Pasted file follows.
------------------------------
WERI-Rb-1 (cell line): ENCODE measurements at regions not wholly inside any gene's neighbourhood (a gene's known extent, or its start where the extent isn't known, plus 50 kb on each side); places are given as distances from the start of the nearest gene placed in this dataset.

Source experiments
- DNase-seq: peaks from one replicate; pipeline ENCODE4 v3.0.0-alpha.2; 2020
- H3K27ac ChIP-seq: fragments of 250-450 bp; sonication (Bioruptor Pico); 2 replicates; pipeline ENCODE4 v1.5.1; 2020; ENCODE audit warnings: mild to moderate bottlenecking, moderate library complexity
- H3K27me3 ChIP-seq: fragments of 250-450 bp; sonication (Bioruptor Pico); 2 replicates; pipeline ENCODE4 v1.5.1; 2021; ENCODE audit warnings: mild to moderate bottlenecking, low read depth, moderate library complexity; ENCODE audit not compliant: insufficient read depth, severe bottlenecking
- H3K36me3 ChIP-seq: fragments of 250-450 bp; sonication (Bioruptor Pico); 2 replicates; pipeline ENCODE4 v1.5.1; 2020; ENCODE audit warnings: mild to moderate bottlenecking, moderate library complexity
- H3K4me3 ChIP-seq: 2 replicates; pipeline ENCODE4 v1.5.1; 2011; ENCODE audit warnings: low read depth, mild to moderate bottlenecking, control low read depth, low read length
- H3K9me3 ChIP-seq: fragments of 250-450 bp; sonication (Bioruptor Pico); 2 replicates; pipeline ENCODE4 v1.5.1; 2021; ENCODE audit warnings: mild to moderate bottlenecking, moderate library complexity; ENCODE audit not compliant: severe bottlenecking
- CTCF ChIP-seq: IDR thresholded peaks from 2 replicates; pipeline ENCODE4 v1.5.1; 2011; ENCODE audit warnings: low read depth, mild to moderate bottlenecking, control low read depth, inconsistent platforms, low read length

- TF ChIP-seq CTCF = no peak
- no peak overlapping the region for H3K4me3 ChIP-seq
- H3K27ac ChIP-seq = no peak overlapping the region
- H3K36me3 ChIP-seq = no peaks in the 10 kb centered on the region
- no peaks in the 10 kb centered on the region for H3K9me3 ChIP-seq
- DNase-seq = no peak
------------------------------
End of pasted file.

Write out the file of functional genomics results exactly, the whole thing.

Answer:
WERI-Rb-1 (cell line): ENCODE measurements at regions not wholly inside any gene's neighbourhood (a gene's known extent, or its start where the extent isn't known, plus 50 kb on each side); places are given as distances from the start of the nearest gene placed in this dataset.

Source experiments
- DNase-seq: peaks from one replicate; pipeline ENCODE4 v3.0.0-alpha.2; 2020
- H3K27ac ChIP-seq: fragments of 250-450 bp; sonication (Bioruptor Pico); 2 replicates; pipeline ENCODE4 v1.5.1; 2020; ENCODE audit warnings: mild to moderate bottlenecking, moderate library complexity
- H3K27me3 ChIP-seq: fragments of 250-450 bp; sonication (Bioruptor Pico); 2 replicates; pipeline ENCODE4 v1.5.1; 2021; ENCODE audit warnings: mild to moderate bottlenecking, low read depth, moderate library complexity; ENCODE audit not compliant: insufficient read depth, severe bottlenecking
- H3K36me3 ChIP-seq: fragments of 250-450 bp; sonication (Bioruptor Pico); 2 replicates; pipeline ENCODE4 v1.5.1; 2020; ENCODE audit warnings: mild to moderate bottlenecking, moderate library complexity
- H3K4me3 ChIP-seq: 2 replicates; pipeline ENCODE4 v1.5.1; 2011; ENCODE audit warnings: low read depth, mild to moderate bottlenecking, control low read depth, low read length
- H3K9me3 ChIP-seq: fragments of 250-450 bp; sonication (Bioruptor Pico); 2 replicates; pipeline ENCODE4 v1.5.1; 2021; ENCODE audit warnings: mild to moderate bottlenecking, moderate library complexity; ENCODE audit not compliant: severe bottlenecking
- CTCF ChIP-seq: IDR thresholded peaks from 2 replicates; pipeline ENCODE4 v1.5.1; 2011; ENCODE audit warnings: low read depth, mild to moderate bottlenecking, control low read depth, inconsistent platforms, low read length

- TF ChIP-seq CTCF = no peak
- no peak overlapping the region for H3K4me3 ChIP-seq
- H3K27ac ChIP-seq = no peak overlapping the region
- H3K36me3 ChIP-seq = no peaks in the 10 kb centered on the region
- no peaks in the 10 kb centered on the region for H3K9me3 ChIP-seq
- DNase-seq = no peak